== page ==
Few composers have shaped the soundscape of Hollywood cinema for the past 30 years quite like Hans Zimmer. From "The Lion King" to "The Thin Red Line," "Gladiator," "Dune: Part One," and his work on Christopher Nolan's films, Zimmer's best soundtracks are capable of telling gripping stories all on their own. Just as impressive, in many ways, is the list of movie composers mentored by Zimmer, including Benjamin Wallfisch ("It," "Blade Runner 2049," "Shazam!," "The Invisible Man") and Henry Jackman.

Since his days working with Zimmer on projects like "The Da Vinci Code" and "The Dark Knight," Jackman has firmly come into his own as a composer. The movies he's scored going back to 2010, including "Winnie the Pooh," "Captain Phillips," and "Kong: Skull Island," vary greatly in genre and tone. But just like Zimmer when he's bringing his A-game, Jackman excels at being able to tweak and adapt his musical style to fit the needs of any given film or even a specific scene. Say what you will about "The Gray Man" ("[It's] not astoundingly bad, just there," to quote /Film's review), but Jackman's pulse-quickening 17-minute suite for the movie might be the most exciting piece of film music anyone's crafted in 2022.

In the case of his new film, Disney Animation's "Strange World," Jackman told /Film's Jack Giroux his goal was to craft "strange and otherworldly harmonies that are much closer to concert music" to match the movie's pulp sci-fi throwback vibes. It was all part of his attempt to make the film's story of adventure and discovery feel almost mythical in nature — with Jackman citing a key moment from John Williams' classic score for "Star Wars: The Empire Strikes Back" as his "go-to example" of what that sounds like.

The Power Of Harmonic Dissolve

The opening to "The Empire Strikes Back" echoes yet also differs from that of "Star Wars: A New Hope." Both films begin with the famous "Star Wars" opening crawl accompanied by John Williams' triumphant main theme. They then pan down to reveal a shot that features a Star Destroyer traveling in outer space. However, where Williams' music picks up again as the action kicks off in "A New Hope," his post-crawl score for "Empire" (like its opening shot) is much more subdued and ominous.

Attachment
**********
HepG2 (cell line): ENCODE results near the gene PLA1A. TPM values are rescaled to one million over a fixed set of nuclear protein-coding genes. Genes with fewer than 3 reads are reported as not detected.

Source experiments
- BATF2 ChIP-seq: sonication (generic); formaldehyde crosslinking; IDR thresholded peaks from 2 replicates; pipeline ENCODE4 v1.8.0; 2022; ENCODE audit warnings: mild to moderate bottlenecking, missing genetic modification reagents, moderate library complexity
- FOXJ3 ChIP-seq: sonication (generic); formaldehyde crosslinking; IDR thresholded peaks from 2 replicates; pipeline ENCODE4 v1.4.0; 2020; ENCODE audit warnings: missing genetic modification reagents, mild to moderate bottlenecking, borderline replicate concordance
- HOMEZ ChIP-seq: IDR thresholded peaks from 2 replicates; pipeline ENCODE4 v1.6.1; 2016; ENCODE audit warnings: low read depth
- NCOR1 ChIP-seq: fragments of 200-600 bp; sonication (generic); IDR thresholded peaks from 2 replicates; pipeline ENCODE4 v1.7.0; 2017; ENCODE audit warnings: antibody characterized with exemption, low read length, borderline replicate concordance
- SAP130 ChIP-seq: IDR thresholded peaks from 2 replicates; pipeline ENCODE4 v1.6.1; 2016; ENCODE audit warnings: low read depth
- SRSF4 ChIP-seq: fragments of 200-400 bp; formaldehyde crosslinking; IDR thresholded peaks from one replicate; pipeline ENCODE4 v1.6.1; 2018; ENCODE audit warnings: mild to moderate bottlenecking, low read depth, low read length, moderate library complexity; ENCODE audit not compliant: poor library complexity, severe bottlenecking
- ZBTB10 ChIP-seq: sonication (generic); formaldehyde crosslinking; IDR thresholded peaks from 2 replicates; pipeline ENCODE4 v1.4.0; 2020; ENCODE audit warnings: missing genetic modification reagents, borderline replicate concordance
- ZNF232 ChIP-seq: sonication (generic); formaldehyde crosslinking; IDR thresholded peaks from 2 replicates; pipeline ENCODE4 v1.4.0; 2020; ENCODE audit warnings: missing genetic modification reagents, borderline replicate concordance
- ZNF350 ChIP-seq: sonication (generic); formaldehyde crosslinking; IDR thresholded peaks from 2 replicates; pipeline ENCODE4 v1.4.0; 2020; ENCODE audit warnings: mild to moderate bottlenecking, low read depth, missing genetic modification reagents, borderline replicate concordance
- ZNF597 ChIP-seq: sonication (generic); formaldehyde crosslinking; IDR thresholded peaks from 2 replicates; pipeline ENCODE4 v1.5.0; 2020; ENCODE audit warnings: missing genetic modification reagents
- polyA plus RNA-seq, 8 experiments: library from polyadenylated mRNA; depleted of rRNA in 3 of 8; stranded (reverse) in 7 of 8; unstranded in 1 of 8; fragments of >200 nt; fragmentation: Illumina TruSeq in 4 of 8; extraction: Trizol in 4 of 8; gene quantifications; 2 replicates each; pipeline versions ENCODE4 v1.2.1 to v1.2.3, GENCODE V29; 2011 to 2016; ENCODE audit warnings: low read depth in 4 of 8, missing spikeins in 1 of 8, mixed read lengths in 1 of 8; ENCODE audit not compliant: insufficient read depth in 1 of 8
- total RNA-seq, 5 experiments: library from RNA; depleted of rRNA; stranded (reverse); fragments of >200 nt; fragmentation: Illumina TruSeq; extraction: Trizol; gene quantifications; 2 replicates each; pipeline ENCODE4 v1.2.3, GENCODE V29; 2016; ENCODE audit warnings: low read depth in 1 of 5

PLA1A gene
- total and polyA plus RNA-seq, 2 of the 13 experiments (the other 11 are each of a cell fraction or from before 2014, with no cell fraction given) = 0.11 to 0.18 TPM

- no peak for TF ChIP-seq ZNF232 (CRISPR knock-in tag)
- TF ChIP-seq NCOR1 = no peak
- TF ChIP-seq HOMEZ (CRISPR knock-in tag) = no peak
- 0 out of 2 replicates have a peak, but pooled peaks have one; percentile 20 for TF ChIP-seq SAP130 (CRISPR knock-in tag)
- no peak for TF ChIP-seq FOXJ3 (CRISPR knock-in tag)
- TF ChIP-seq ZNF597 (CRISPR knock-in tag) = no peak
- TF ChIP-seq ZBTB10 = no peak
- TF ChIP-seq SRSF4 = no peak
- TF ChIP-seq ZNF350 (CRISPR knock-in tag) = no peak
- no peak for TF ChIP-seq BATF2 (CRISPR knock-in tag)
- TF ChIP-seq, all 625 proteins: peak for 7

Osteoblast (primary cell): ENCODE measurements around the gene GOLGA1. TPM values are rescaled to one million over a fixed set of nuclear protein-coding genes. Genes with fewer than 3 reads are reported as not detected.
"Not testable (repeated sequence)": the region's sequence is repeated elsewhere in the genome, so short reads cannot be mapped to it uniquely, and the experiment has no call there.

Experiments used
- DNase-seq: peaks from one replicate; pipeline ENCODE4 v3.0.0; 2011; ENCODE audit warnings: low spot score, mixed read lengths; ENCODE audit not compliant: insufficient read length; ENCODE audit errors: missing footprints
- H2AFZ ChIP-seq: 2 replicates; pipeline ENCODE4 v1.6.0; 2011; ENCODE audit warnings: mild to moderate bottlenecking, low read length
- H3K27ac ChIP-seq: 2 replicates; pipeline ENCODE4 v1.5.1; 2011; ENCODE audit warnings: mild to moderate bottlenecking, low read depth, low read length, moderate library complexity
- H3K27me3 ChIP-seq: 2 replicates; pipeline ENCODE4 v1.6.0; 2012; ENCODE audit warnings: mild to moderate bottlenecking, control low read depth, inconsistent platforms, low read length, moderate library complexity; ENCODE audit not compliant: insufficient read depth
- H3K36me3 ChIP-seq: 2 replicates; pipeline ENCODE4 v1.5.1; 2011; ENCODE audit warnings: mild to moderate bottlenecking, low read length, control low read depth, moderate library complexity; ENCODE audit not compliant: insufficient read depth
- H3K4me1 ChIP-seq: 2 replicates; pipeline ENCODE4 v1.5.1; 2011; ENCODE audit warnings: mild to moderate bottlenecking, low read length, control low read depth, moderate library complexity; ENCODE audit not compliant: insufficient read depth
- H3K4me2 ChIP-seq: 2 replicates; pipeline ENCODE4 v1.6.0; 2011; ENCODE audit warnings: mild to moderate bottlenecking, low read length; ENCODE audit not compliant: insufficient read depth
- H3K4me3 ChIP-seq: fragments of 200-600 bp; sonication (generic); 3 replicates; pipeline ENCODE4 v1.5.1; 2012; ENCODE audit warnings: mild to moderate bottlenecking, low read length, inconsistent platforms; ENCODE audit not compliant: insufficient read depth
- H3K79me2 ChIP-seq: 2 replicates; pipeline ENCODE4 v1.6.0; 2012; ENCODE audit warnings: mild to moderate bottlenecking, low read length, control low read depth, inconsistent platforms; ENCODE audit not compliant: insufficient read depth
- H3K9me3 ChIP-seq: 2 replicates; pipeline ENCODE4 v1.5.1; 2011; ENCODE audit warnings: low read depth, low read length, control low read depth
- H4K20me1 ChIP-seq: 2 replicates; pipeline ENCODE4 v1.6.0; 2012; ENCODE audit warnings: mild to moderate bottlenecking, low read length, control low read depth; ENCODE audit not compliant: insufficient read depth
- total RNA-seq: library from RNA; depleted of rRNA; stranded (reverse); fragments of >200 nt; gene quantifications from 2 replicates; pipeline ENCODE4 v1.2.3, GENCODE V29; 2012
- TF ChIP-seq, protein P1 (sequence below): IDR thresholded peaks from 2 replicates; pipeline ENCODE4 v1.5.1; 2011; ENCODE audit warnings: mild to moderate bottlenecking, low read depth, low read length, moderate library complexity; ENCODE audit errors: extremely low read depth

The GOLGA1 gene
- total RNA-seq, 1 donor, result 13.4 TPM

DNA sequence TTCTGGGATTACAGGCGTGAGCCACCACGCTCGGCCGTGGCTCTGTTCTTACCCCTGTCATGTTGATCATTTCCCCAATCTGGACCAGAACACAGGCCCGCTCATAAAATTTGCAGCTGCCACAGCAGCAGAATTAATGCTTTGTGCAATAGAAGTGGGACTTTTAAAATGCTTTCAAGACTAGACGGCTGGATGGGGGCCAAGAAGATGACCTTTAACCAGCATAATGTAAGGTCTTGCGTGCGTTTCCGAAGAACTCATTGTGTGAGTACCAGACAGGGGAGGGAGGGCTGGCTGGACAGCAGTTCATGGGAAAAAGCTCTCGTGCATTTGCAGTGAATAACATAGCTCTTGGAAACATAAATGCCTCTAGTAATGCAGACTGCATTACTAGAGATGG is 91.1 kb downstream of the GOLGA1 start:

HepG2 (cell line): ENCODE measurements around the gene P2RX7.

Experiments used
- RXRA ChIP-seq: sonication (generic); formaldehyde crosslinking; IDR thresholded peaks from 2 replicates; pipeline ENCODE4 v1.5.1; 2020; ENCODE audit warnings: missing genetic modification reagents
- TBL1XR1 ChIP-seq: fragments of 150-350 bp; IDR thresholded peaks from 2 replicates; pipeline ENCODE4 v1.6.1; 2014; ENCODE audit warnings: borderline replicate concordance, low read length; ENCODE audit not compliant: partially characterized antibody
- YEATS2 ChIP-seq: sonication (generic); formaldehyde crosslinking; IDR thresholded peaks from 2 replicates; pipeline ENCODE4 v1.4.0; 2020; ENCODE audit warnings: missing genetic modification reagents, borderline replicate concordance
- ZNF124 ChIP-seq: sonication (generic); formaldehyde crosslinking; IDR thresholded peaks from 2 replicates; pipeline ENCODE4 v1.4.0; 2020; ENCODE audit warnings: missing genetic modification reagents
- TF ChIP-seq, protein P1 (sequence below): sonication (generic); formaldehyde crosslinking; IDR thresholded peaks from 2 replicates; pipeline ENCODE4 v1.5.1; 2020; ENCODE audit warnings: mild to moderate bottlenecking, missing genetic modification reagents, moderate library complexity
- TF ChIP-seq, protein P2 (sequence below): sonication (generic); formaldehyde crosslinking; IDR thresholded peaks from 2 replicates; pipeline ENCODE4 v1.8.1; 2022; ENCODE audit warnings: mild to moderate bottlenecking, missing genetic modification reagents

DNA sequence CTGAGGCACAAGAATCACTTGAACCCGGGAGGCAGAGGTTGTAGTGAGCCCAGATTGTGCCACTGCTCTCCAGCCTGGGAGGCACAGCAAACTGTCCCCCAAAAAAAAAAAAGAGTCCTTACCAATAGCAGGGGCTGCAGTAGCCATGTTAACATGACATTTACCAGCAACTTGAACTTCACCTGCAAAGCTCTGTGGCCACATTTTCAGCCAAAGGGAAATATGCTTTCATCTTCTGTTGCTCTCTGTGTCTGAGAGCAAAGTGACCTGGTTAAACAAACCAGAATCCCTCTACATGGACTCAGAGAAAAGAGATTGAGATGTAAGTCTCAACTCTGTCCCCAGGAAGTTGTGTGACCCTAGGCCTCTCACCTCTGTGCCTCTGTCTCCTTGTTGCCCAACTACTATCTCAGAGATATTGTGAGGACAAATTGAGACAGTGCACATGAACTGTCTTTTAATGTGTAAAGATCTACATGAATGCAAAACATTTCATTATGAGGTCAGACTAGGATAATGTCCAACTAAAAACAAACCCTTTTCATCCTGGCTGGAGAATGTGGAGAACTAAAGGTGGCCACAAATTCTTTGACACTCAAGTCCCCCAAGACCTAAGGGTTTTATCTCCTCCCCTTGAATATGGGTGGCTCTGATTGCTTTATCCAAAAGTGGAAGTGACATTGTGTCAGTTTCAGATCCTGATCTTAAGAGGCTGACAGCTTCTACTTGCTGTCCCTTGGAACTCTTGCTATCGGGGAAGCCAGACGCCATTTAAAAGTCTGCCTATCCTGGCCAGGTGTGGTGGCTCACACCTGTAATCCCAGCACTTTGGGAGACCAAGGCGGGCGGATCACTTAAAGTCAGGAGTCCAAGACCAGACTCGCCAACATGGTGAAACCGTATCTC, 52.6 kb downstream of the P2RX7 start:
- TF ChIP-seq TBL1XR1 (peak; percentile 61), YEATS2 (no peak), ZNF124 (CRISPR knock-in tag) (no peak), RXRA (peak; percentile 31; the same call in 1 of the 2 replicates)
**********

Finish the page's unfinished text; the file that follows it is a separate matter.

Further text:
Henry Jackman deemed this "the ultimate version of what I call harmonic dissolve" in his interview with /Film. It's a subtle effect too, so much so that you might not realize Wiliams succeeds in creating "some seriously complicated atonal harmony," Jackman noted. "It all starts sounding like Stravinsky." Williams' score maintains its menacing aura as the movie shows an Imperial probe droid being fired from the Star Destroyer and crashing on Hoth, only to emerge from its icy surface like a monster rising from the depths of the planet.

"Never has there been such a good job where you don't need any talking," Jackman argued. "The music is giving you that, 'The story begins.'" Williams' music makes the sequence "almost mythic," Jackman added. "This [probe droid] is coming out and going onto the planet, and the way the harmony completely dissolves in this incredibly highbrow piece of music that quite frankly, you could put up against Stravinsky and you'd go, 'Is it Stravinsky?' Well, no, it happens to be John Williams, but it's basically as good."

No slouch himself, Jackman is already on his way to joining Williams and Hans Zimmer in becoming a titan among modern Hollywood composers. You can hear his latest soundtrack by catching "Strange World" in theaters.

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